A man who donated $2.5 million to the Texas "True the Vote" campaign, which aimed to prove there was election fraud, wants his money back and is suing for a refund.
Fred Eshelman, 71, says he does not know what his millions were spent on, after donating to the campaign.
The pro-Trump donor says he was hoping the money would go towards proving that Donald Trump had been robbed of his victory due to voter fraud.
But now Eshelman has filed a lawsuit in Texas claiming he does not know what his money was spent on.
He said that, prior to donating, he spoke to one of the campaign leaders, Catherine Engelbrecht, who told him the goal of "True the Vote" was "to ensure the 2020 election returns reflect one vote cast by one eligible voter and thereby protect the right to vote and the integrity of the election".
Engelbrecht reportedly told the donor the plan included collecting whistleblower testimonies and "galvanising Republican legislative support", among other things.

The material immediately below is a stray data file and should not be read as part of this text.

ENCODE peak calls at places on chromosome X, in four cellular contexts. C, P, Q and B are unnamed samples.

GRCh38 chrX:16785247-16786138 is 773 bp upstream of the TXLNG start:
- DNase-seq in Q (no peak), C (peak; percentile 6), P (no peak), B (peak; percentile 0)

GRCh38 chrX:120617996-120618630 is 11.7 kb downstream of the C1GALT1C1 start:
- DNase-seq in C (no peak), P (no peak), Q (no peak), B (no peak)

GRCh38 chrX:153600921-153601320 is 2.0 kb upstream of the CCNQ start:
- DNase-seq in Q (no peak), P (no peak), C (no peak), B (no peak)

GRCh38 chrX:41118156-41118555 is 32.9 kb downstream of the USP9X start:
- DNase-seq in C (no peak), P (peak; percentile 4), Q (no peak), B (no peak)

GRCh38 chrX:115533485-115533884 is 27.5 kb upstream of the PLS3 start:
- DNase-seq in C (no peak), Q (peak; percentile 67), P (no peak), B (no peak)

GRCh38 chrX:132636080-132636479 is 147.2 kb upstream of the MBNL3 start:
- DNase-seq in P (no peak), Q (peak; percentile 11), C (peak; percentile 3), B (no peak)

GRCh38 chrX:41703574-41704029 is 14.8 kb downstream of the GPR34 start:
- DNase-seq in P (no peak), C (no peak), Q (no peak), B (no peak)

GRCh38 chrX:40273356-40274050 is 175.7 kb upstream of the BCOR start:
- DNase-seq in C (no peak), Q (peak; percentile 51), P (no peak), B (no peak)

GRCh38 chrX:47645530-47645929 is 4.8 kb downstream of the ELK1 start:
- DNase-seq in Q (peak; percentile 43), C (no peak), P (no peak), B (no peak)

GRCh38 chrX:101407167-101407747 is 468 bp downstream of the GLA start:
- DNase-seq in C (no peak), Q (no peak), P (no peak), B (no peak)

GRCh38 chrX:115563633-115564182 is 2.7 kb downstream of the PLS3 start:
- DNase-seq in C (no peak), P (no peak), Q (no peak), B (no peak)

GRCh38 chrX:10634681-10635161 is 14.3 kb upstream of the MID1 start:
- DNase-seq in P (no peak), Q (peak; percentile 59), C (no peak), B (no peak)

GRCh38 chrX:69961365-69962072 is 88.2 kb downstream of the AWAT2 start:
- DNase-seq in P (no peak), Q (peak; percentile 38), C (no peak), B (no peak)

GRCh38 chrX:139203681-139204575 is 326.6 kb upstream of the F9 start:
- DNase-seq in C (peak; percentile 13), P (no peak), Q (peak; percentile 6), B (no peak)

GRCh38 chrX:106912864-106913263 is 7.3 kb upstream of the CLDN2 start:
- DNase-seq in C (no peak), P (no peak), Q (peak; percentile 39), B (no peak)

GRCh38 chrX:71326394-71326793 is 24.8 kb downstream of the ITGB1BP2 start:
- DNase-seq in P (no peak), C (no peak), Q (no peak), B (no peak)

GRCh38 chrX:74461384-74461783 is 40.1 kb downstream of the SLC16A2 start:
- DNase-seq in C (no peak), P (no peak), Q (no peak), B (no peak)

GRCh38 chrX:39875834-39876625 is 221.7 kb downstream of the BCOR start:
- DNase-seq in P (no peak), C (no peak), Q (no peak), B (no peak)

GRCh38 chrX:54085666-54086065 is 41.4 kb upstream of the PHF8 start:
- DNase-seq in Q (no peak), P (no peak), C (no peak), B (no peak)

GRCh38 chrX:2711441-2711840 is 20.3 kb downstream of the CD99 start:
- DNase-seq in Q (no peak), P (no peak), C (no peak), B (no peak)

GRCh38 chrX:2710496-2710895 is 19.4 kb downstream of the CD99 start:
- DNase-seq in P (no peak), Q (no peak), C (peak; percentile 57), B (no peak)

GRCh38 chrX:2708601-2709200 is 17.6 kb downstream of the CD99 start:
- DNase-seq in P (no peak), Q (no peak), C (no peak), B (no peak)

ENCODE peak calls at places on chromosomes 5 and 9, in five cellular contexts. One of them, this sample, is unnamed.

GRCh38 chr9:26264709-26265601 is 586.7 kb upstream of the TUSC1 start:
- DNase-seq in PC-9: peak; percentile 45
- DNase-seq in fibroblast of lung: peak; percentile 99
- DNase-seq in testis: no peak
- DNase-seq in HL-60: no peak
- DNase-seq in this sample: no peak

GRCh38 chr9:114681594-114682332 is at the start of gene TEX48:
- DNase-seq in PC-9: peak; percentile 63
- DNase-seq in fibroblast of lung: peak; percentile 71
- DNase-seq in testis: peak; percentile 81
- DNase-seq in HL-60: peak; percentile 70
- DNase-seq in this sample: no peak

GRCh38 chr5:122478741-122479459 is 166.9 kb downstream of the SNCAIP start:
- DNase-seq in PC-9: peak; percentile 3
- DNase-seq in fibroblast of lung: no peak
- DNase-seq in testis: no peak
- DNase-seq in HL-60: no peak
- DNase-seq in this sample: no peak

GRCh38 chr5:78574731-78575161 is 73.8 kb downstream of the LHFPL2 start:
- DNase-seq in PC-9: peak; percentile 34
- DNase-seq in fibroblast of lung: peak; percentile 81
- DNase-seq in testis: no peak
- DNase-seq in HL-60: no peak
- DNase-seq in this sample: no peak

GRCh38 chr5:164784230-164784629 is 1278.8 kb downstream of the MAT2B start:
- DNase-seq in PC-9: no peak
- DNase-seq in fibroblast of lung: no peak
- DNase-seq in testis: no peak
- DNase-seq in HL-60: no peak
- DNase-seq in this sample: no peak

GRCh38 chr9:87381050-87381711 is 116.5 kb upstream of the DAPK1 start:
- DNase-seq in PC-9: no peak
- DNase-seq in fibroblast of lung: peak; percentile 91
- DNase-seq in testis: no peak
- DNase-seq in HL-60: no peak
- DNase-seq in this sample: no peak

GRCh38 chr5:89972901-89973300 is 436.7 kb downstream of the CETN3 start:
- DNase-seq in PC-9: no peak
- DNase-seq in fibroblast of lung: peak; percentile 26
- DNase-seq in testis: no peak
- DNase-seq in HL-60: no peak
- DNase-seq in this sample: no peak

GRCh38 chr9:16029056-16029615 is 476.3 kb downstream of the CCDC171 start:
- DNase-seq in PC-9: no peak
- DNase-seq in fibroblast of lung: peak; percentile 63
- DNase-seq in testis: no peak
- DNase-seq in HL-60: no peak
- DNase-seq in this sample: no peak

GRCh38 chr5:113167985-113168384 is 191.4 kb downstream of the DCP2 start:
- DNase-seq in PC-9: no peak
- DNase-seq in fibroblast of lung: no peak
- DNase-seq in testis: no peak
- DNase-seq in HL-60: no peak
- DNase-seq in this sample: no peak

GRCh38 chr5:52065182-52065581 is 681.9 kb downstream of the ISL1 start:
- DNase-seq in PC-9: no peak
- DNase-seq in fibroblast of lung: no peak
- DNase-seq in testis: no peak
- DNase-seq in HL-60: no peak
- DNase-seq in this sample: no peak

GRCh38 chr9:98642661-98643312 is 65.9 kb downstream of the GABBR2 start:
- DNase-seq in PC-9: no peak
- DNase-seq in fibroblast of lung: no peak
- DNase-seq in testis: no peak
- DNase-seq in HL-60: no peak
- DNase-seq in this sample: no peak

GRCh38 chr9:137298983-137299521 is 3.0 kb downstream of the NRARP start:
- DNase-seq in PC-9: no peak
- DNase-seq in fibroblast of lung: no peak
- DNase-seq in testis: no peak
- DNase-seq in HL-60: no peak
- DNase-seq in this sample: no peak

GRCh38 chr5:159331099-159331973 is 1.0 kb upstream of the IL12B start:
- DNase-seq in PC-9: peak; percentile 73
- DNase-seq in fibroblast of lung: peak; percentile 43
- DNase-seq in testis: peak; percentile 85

In his lawsuit, the disgruntled donor says she told him it would all cost $7.95 million, even though she had a budget of just $750,000.
Eshelman says he donated $2 million on November 5 "on the condition that the money be used" to further the cause. He donated another $500,000 on November 13, after Engelbrecht told him legal expenses meant they needed extra funds.
He says he has repeatedly asked for information on how his money is being spent but has only received "vague responses, platitudes and empty promises".
"In response to requests for specific and data relating to potential whistleblowers and how their allegations fit into an overall narrative, Engelbrecht would simply respond with vague comments like: 'We are vetting' or 'They are solid'," the lawsuit alleges.
"Ms Engelbrecht also routinely ignored repeated requests for memoranda and written reports to summarise Defendant's efforts to identify and obtain information from whistleblower witnesses."
Eshelman says Engelbrecht voluntarily dismissed four lawsuits filed in Georgia, Pennsylvania, Wisconsin and Michigan on November 16.
He says she made that decision "in concert" with Trump campaign counsel.
He says they were "unable to execute" what he had given them money to do.
Eshelman, a venture capitalist from North Carolina, is now suing True the Vote for breach of contract and conversion.